teeth more tightly as he hissed out, “The two rivals were asked to step into "I tell you, Major Doneghue, others the committee-room. O'Brien repeated will be sorry too!' his statement; while Hellington did not “ For the present, however, Hellington deny that he had fouled O'Brien, but said appeared to be the only one who had he could not belp it. His horse, he said, reason to regret that in his blind rage be had turned sharp to the right against his had acted in a manner unworthy of a wish. It was a capricious, vicious animal, gentleman; for on the following day the as every one who knew it could testify. Officers of the garrison held a private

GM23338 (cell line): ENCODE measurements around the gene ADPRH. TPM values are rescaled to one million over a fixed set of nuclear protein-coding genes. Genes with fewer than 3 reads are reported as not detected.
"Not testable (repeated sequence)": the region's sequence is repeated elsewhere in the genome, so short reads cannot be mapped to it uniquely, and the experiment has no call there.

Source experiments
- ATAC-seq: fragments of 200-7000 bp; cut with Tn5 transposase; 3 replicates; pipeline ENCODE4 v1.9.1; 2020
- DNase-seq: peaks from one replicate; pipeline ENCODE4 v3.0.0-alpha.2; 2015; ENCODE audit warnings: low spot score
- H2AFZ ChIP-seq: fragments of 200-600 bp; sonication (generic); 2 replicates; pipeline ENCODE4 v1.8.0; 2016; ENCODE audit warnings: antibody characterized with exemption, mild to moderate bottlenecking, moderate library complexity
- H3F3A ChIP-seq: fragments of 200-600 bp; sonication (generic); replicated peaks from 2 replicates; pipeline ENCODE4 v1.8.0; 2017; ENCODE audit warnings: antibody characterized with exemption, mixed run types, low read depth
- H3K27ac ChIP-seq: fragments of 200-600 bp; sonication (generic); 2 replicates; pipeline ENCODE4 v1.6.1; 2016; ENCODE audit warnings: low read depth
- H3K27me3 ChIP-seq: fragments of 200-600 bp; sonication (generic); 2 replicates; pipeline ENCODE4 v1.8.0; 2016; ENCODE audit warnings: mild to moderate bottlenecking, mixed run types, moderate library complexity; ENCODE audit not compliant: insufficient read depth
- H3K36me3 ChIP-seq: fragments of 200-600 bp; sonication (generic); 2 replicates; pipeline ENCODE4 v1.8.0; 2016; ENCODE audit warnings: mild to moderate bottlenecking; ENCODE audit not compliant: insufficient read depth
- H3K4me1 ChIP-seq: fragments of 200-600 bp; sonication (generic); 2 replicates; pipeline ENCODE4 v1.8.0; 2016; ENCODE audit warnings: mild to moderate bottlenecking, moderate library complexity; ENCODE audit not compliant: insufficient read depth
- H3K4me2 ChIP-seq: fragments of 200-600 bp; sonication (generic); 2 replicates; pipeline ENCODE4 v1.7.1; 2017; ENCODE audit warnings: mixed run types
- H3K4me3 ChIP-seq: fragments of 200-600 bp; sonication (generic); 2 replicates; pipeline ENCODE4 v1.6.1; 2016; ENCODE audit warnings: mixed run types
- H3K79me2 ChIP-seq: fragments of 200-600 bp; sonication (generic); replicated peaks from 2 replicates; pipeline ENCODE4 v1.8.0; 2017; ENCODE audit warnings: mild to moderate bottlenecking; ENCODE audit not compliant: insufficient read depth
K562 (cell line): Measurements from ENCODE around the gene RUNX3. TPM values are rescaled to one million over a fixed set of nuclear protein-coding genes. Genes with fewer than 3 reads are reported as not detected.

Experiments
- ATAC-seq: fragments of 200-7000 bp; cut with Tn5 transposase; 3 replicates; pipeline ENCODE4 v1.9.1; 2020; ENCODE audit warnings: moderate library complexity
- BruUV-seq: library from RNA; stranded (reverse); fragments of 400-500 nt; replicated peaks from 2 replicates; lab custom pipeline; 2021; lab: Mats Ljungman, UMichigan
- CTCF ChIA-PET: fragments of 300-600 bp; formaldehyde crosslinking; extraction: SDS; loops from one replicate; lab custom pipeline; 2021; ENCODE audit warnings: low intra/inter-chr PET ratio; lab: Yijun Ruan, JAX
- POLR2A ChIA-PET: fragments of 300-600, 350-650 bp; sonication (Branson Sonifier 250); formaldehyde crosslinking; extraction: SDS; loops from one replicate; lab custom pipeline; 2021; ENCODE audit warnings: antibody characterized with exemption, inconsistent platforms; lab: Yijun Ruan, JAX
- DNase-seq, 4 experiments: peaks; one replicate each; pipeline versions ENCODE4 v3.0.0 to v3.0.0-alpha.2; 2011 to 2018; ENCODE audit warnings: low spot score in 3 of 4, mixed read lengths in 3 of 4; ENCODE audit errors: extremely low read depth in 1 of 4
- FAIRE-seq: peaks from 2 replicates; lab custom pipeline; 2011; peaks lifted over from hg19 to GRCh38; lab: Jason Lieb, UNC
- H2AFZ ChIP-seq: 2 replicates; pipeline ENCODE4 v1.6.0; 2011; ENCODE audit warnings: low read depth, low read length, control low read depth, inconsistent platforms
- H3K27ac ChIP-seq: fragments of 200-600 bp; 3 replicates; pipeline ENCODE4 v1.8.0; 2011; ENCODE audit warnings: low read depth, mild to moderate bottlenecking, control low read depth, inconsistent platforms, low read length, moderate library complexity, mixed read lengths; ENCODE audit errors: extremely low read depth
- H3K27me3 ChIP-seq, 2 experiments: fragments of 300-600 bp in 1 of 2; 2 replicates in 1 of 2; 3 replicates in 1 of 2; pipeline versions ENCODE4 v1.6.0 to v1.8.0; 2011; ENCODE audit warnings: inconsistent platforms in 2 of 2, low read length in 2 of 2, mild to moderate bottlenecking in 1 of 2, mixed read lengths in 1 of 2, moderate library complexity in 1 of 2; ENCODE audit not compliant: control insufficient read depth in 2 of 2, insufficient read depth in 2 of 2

“ The witnesses, however, convinced meeting, at which they decided that one the committee that Hellington had inten- who, for unbecoming conduct, bad been tionally fouled his neighbor. Captain requested to leave the Jockey Club, Gledarm's evidence was crushing. He should no longer have the honor of serv. declared that Hellington had the race in ing in one of her Majesty's regiments, his hands all the time, and he could not and that, to avoid public scandal, Helimagine why he had come in fourth. lington should be requested to send in

Hellington might have taken the lead his commission. They could not at first at any moment,' he added, “but it looked quite agree as 10 the manner in which this as if he were glued to O'Brien's horse. verdict should be communicated to HelOn arriving at the fence O'Brien turned lington. But finally, one of his comrades sharply to the right, as I supposed, to get undertook to break it to him in the shape